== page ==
Now c = 1, v = 0.6, h = 0.5

therefore t’ = 0.5/√0.64 = 0.5/0.8 = 0.625 seconds

Yet we established in [1] above the h = 0.5 light seconds and 0.5 seconds in distance and time.

So we have an apparent anomaly for the time cannot be both 0.5 seconds AND 6.25 seconds can it?

Well yes it can! Einstein’s Special Relativity asks us if: the times and distances/lengths measured in the stationary system are the same units as those measured in a moving system and gives us the answer as a resounding NO.

That they should be, was but an assumption that had always been made. In this example one can clearly see that they are not the same.

That 0.5 seconds on the stationary clock has the same duration as 0.625 seconds observed on the moving clock.

Fig. 2.

We can see how that works in Fig. 2. In which diagram we can see how the relative velocity between the two clocks rotates the axis of the light path from A-M_{A} to A-M_{C} so that the 0.1 second coordinate of the moving clock lies on the 0.08 second coordinate of the stationary clock, the unit of time (and length as they are seconds and light seconds) is contracted, from 0.1 to 0.8; while the totals of time and length are dilated – the number of units being increased from 0.5 to 0.625.

Imagine a light at point A in Fig. 1. It sends a pulse of light to a mirror, M_{A}, 0.5 light seconds away, from whence the light is reflected back to A, triggering another pulse of light. Giving us a ‘light clock’ that has one second ‘ticks’.

Fig. 1

Another identical light clock, C, travelling at 0.6c (c is the speed of light), passes A; and the two clocks are synchronised at the moment they pass.

What will an observer who is stationary at A see as he observes C pass him?

First, that the path of the light to C’s mirror MC will no longer be vertical but will be rotated by the relative velocity; as shown by the line A-M_{C} in fig. 1.

The clock C will have travelled a distance horizontally (0.6ct) by the time its pulse of light has reached its mirror. Where t = 0.5 seconds. = 0.3 light secs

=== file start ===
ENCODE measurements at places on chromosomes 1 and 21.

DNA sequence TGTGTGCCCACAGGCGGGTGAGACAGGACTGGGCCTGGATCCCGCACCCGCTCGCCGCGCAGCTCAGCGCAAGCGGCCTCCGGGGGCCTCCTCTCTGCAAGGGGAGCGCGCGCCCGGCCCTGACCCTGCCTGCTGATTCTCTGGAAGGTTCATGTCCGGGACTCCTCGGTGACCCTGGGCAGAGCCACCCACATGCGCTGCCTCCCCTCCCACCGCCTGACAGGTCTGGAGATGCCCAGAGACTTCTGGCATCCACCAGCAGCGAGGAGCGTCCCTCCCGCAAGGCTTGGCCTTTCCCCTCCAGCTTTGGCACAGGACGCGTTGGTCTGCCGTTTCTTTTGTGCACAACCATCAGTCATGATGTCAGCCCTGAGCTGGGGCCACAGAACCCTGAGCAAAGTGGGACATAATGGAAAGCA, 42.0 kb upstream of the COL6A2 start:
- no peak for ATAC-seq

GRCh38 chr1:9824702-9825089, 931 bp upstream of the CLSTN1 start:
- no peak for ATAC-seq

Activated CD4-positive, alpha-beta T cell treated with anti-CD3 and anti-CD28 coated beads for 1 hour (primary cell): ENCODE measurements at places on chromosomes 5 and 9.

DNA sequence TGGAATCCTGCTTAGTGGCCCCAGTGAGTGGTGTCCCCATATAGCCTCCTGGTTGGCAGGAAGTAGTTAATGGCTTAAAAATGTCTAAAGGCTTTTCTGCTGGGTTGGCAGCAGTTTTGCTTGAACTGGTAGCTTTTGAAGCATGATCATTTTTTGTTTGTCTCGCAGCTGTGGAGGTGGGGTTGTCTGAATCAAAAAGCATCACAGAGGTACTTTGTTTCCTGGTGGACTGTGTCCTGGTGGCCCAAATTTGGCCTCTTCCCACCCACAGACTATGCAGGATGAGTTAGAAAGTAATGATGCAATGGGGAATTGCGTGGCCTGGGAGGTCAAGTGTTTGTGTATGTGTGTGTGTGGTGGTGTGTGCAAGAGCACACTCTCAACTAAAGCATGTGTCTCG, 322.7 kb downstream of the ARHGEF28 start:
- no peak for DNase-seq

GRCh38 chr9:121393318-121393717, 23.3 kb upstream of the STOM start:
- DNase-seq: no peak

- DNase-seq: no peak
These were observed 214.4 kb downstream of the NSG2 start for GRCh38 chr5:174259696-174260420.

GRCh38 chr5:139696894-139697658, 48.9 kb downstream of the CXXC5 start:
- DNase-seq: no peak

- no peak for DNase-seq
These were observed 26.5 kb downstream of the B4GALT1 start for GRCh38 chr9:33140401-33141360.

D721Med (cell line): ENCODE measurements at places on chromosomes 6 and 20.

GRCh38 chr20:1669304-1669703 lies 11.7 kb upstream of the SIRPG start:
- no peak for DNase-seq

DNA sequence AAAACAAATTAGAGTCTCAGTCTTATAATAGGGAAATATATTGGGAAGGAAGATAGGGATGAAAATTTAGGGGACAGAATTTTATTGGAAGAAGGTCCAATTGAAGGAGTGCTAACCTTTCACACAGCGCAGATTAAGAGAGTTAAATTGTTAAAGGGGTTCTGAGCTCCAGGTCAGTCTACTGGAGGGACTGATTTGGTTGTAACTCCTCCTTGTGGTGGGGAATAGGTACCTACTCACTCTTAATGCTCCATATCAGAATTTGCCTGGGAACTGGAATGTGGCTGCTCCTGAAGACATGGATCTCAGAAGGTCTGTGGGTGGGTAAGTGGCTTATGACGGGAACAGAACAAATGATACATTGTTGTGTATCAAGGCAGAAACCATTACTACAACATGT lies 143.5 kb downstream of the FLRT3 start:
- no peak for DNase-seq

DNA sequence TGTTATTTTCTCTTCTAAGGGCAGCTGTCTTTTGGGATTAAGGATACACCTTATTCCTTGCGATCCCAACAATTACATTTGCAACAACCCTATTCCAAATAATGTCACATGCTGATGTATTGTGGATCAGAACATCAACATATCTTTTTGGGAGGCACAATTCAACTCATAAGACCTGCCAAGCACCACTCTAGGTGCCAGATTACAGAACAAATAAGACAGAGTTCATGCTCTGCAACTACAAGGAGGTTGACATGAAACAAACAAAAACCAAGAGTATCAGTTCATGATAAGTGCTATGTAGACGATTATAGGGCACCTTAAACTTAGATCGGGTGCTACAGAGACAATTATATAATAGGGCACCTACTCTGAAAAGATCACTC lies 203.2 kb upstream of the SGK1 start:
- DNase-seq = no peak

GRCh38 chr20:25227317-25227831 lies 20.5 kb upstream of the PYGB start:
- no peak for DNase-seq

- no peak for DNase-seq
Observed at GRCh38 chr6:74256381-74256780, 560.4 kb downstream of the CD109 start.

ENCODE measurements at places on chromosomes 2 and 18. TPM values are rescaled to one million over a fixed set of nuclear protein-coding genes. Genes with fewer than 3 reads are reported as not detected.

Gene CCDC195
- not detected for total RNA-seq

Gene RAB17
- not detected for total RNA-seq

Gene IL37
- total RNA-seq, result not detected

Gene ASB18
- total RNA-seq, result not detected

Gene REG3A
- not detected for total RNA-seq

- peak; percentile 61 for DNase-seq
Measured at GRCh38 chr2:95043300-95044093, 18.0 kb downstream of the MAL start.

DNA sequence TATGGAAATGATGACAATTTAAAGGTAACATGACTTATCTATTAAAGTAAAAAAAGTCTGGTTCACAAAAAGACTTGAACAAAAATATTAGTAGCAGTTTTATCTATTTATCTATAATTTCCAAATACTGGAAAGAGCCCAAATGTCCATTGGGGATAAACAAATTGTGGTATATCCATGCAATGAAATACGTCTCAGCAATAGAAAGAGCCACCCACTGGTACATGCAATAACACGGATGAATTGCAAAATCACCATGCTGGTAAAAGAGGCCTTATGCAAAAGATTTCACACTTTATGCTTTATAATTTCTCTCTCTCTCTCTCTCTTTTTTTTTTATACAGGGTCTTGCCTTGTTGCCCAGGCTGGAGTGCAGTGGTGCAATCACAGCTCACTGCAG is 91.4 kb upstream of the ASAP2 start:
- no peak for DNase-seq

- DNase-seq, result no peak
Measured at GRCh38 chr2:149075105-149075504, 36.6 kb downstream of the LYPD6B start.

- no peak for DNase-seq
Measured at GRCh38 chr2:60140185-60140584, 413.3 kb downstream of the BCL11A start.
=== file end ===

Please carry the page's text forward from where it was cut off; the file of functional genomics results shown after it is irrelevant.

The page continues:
And here lies the problem that Special Relativity resolved.

We know that the light in each identical clock will travel to its mirror, a distance of 0.5 light seconds, in 0.5 seconds – – – [1]

But what of the moving light observed by A? The distance A-M_{C} is greater than 0.5 light seconds so it has to travel faster than c (impossible) or take longer than 0.5 seconds. Which we know it doesn’t.

Pythagoras tells us that h = √(ct’)^{2} – (vt’)^{2} = ct’√(1 – v^{2}/c^{2}) then

t’ = h/√(1 – v^{2}/c^{2})

Where 1/√(1 – v^{2}/c^{2}) is the Lorentz Factor. – – – – – – [2]

Now c = 1, v = 0.6, h = 0.5

therefore t’ = 0.5/√0.64 = 0.5/0.8 = 0.625 seconds

Yet we established in [1] above the h = 0.5 light seconds and 0.5 seconds in distance and time.

So we have an apparent anomaly for the time cannot be both 0.5 seconds AND 6.25 seconds can it?

Well yes it can! Einstein’s Special Relativity asks us if: the times and distances/lengths measured in the stationary system are the same units as those measured in a moving system and gives us the answer as a resounding NO.

That they should be, was but an assumption that had always been made. In this example one can clearly see that they are not the same.

That 0.5 seconds on the stationary clock has the same duration as 0.625 seconds observed on the moving clock.

Fig. 2.

We can see how that works in Fig. 2. In which diagram we can see how the relative velocity between the two clocks rotates the axis of the light path from A-M_{A} to A-M_{C} so that the 0.1 second coordinate of the moving clock lies on the 0.08 second coordinate of the stationary clock, the unit of time (and length as they are seconds and light seconds) is contracted, from 0.1 to 0.8; while the totals of time and length are dilated – the number of units being increased from 0.5 to 0.625.